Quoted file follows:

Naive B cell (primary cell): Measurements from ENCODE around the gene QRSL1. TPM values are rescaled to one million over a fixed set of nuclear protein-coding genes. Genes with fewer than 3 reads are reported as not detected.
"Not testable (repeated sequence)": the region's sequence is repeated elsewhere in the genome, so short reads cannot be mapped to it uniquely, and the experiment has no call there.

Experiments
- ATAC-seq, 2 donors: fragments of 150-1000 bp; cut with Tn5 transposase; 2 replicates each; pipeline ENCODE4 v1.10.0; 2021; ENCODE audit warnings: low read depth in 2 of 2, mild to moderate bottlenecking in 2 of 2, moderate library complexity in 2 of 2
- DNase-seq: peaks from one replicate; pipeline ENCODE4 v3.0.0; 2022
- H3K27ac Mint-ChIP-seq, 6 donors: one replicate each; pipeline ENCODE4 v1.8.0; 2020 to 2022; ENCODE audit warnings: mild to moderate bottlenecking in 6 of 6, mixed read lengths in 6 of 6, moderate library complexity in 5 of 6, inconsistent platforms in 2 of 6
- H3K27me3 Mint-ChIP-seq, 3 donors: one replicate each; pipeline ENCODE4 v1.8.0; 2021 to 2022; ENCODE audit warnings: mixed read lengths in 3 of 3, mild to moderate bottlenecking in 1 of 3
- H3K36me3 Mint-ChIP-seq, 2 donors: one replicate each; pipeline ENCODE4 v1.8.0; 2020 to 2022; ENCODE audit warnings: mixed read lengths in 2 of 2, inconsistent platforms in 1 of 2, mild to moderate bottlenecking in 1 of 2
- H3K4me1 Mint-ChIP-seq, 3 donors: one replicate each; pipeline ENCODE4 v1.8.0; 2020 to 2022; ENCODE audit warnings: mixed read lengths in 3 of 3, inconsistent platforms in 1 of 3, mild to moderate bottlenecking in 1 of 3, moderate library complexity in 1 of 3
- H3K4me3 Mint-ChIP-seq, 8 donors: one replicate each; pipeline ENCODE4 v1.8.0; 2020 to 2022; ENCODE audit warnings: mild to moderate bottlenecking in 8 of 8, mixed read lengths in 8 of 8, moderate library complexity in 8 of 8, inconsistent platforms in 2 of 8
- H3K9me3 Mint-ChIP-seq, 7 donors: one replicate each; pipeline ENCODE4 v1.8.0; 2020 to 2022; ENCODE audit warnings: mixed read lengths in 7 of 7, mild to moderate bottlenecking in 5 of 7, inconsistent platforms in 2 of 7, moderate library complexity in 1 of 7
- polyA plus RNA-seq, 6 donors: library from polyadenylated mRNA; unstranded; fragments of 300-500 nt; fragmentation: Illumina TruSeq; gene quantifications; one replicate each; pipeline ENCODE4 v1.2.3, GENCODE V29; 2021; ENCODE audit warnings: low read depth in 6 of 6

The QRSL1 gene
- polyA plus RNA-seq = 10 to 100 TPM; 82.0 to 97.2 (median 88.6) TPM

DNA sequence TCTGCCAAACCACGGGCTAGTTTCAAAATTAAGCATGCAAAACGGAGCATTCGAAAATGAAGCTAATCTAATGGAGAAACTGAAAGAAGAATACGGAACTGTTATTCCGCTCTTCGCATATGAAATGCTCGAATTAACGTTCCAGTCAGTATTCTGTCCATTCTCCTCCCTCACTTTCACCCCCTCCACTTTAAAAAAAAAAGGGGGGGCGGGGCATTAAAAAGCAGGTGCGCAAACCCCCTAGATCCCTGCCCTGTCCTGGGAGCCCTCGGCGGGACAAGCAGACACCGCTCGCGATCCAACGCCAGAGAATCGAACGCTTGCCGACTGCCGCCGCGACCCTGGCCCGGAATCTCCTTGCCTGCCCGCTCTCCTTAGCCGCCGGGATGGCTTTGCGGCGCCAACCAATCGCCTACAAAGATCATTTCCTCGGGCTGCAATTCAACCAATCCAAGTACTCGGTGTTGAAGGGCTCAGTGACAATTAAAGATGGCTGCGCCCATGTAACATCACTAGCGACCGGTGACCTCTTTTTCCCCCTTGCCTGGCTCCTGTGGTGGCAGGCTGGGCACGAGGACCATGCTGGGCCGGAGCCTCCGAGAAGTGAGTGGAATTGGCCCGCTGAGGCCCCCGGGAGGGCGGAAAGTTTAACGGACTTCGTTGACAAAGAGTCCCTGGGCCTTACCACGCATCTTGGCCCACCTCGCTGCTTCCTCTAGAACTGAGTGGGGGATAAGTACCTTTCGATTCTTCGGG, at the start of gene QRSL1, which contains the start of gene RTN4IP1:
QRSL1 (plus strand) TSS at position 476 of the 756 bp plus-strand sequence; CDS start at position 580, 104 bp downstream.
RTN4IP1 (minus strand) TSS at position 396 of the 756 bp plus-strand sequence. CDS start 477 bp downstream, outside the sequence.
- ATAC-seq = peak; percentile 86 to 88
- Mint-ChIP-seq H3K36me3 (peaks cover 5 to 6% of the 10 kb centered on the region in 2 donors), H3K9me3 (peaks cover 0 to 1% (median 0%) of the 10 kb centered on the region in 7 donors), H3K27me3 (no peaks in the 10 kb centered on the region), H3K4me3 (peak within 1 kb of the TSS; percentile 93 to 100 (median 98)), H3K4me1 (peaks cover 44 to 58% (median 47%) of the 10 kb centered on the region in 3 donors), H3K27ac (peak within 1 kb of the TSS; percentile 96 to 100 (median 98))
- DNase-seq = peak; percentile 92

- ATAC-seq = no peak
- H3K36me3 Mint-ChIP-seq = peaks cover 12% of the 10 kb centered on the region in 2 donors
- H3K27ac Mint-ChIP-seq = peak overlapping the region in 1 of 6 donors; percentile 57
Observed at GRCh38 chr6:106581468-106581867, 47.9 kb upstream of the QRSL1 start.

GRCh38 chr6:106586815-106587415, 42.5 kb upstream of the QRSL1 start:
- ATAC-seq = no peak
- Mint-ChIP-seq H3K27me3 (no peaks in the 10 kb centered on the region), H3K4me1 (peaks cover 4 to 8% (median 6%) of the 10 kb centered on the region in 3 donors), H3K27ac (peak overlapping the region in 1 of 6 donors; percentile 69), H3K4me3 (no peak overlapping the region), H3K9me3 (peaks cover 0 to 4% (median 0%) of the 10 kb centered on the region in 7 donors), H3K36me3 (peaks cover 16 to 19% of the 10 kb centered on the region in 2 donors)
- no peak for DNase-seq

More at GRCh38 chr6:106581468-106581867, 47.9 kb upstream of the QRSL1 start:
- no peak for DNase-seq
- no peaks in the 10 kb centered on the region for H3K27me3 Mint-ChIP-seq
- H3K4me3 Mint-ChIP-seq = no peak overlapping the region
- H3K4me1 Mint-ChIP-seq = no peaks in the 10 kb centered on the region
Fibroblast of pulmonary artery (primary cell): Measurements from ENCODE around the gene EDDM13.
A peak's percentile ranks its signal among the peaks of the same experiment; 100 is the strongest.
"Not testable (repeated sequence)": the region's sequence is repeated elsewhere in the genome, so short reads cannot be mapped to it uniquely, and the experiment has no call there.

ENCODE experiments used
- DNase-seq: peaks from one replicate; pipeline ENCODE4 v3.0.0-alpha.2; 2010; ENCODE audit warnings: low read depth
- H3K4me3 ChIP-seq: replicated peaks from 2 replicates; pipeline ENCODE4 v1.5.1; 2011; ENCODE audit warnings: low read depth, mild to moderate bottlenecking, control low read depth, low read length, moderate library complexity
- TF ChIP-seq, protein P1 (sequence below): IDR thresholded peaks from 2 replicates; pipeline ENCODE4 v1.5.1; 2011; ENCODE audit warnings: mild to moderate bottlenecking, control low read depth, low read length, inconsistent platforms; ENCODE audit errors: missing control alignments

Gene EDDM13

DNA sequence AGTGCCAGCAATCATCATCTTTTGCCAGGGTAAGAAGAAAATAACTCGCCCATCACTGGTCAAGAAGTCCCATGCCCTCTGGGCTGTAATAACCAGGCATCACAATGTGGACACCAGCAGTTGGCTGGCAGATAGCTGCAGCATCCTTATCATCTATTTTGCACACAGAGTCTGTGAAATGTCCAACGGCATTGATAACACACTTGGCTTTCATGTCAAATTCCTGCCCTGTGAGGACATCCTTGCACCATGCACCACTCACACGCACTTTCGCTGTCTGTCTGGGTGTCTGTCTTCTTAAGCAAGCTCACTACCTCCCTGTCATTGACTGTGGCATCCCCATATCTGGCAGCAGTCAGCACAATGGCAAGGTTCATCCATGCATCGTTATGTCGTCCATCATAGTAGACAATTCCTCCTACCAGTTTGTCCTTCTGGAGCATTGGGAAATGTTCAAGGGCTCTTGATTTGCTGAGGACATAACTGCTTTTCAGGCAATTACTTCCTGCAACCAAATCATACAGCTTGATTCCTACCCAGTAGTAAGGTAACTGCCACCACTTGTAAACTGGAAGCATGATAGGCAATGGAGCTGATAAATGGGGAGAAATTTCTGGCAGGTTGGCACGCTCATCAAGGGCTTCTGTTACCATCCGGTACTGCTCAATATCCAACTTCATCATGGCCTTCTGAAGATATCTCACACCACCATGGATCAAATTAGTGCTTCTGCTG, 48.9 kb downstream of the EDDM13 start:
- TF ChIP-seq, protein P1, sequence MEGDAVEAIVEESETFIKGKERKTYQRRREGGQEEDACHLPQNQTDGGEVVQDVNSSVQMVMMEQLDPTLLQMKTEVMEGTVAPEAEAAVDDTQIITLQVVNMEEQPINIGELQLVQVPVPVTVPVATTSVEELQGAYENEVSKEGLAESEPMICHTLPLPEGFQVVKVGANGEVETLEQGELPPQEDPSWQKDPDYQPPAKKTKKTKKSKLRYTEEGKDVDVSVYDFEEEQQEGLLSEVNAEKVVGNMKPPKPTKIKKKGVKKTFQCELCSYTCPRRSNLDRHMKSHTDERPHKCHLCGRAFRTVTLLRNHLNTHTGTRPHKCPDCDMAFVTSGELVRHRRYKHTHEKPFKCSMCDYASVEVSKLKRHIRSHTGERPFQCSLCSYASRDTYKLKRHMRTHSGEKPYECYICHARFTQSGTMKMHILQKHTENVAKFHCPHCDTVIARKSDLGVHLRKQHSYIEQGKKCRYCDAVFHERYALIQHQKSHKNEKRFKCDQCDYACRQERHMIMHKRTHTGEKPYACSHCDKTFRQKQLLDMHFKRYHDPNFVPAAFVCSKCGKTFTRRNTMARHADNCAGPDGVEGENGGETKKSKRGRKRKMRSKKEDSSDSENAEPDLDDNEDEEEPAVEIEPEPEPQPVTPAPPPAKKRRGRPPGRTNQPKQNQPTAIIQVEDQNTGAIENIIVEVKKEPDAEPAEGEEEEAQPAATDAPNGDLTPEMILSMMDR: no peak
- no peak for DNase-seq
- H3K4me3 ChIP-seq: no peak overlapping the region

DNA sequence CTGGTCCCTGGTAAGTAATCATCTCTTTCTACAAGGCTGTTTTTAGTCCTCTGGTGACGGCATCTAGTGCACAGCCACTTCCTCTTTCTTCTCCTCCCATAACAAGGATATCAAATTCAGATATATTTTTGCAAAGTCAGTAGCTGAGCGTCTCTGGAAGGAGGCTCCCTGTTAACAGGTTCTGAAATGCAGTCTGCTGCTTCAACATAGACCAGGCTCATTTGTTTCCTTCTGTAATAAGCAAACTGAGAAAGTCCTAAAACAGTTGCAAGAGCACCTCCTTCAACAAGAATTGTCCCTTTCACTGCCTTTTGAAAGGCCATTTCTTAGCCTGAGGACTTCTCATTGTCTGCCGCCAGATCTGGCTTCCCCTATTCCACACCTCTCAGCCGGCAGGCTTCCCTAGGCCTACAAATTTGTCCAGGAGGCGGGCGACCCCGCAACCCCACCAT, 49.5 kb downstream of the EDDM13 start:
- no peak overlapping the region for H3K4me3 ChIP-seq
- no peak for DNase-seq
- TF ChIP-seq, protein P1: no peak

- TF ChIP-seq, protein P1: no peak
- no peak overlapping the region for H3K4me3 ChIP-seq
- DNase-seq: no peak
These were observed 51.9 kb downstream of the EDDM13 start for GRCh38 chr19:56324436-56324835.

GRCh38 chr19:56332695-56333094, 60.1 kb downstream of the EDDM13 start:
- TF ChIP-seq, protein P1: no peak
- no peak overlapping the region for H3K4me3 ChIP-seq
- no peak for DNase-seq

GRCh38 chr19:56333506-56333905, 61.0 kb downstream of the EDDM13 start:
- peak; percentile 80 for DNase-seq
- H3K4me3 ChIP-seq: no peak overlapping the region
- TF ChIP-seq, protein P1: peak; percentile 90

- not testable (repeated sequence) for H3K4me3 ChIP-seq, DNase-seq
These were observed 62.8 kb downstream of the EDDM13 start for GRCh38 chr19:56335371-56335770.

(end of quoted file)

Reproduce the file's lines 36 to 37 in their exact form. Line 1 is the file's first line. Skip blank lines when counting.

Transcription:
"Not testable (repeated sequence)": the region's sequence is repeated elsewhere in the genome, so short reads cannot be mapped to it uniquely, and the experiment has no call there.

ENCODE experiments used